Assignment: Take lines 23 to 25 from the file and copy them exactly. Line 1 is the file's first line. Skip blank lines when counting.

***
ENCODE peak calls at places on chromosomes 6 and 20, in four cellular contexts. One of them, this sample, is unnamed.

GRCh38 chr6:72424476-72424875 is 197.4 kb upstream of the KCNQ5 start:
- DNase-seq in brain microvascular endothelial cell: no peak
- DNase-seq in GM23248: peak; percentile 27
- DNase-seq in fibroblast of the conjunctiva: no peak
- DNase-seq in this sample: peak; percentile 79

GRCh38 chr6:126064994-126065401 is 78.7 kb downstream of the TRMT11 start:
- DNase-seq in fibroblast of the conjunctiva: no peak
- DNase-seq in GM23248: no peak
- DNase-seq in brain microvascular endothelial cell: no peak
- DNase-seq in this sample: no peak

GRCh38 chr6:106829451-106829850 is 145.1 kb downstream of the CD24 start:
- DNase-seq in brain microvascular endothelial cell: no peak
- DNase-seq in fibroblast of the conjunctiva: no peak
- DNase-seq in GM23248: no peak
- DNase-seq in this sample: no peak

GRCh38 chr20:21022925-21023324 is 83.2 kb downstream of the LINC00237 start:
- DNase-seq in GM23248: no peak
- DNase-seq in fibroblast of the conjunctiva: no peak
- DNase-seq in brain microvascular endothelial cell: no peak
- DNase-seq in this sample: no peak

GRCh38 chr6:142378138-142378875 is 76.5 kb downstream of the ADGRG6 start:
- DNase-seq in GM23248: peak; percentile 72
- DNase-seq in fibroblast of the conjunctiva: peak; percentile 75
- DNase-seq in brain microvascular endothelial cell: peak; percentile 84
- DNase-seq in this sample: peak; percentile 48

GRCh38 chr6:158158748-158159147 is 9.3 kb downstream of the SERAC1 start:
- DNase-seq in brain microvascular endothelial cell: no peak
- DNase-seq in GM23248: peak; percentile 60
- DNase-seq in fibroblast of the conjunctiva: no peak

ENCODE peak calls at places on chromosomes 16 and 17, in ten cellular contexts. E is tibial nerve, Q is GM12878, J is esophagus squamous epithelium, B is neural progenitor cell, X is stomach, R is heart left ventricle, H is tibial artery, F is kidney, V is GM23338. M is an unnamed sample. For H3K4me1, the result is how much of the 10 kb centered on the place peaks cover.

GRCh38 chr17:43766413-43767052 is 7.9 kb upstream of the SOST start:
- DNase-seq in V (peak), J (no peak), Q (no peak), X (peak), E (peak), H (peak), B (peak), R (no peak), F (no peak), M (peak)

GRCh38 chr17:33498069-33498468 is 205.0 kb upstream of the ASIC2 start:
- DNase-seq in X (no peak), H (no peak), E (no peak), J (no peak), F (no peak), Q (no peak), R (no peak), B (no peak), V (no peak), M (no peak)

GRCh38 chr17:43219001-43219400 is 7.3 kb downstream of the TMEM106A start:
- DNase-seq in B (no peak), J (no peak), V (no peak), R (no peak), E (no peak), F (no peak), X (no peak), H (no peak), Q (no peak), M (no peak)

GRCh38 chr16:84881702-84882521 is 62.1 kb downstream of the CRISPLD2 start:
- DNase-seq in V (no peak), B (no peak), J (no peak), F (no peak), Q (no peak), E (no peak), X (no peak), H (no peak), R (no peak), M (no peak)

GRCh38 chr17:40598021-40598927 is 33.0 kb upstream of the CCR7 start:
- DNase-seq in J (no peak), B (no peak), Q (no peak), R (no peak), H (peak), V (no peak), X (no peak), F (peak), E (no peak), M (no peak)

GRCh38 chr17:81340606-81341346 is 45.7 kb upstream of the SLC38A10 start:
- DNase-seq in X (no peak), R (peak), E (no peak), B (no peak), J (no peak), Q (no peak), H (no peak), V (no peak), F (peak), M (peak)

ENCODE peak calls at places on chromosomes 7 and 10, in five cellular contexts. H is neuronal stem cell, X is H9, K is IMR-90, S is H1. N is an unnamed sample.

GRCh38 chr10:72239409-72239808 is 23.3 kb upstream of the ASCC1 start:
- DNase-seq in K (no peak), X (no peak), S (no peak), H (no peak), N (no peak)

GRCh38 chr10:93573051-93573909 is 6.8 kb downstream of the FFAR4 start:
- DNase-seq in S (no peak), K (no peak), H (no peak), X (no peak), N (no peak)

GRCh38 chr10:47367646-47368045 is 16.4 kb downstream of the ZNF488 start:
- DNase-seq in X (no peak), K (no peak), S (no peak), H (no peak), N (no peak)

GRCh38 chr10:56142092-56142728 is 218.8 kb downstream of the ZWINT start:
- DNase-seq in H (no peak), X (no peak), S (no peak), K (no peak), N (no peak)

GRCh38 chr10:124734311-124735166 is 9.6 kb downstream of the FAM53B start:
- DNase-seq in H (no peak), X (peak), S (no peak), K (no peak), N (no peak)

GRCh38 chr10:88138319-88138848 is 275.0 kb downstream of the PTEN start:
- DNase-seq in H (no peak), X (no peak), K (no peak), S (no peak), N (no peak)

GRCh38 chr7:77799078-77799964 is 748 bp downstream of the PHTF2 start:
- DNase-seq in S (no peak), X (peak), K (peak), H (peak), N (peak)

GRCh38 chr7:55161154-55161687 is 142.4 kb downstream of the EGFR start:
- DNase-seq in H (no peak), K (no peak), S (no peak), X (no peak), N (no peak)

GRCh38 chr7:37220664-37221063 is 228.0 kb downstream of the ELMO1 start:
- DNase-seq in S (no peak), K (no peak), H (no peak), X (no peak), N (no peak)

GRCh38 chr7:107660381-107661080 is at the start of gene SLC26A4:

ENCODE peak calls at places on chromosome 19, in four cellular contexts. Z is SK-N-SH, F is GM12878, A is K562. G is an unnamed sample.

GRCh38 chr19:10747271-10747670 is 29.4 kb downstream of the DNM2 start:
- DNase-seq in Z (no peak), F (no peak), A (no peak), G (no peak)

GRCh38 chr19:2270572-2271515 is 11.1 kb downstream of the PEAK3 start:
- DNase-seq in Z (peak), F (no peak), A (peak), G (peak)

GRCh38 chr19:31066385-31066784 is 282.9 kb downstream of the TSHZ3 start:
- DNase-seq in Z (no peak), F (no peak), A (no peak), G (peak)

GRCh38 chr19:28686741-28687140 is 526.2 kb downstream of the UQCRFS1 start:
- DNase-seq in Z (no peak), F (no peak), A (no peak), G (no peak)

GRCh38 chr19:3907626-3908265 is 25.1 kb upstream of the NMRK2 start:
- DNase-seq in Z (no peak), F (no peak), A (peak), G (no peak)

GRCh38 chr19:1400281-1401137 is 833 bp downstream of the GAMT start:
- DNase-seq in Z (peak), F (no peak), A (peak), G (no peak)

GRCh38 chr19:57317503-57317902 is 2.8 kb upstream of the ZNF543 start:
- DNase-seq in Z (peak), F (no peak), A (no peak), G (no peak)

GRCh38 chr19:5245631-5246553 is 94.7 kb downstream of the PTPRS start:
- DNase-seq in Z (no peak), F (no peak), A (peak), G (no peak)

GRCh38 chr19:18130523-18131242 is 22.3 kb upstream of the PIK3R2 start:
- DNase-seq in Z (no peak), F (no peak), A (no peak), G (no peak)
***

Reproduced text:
- DNase-seq in GM23248: peak; percentile 72
- DNase-seq in fibroblast of the conjunctiva: peak; percentile 75
- DNase-seq in brain microvascular endothelial cell: peak; percentile 84